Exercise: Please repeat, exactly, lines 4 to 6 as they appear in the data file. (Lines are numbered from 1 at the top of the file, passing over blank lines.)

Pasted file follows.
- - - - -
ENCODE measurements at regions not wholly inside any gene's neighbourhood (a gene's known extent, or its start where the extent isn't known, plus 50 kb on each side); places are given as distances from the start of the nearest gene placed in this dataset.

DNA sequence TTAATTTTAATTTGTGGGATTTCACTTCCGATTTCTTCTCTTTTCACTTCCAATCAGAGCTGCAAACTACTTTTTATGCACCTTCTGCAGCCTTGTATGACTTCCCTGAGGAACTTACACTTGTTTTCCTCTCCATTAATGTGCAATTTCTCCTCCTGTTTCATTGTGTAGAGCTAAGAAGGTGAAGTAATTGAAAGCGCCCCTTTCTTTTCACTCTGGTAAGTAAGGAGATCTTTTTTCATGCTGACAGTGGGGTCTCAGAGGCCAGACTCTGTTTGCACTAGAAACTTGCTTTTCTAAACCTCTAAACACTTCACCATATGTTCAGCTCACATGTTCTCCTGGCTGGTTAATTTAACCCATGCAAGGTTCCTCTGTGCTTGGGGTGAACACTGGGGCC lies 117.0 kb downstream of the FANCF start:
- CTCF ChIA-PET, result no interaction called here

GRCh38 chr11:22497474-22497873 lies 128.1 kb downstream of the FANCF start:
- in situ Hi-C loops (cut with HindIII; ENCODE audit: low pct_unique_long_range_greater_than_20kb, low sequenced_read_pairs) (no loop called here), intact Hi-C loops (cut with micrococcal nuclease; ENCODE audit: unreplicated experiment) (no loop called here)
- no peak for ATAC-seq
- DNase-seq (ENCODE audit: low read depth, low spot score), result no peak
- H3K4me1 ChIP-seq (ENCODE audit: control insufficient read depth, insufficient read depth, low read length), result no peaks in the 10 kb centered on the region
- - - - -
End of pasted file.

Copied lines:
GRCh38 chr11:22497474-22497873 lies 128.1 kb downstream of the FANCF start:
- in situ Hi-C loops (cut with HindIII; ENCODE audit: low pct_unique_long_range_greater_than_20kb, low sequenced_read_pairs) (no loop called here), intact Hi-C loops (cut with micrococcal nuclease; ENCODE audit: unreplicated experiment) (no loop called here)
- no peak for ATAC-seq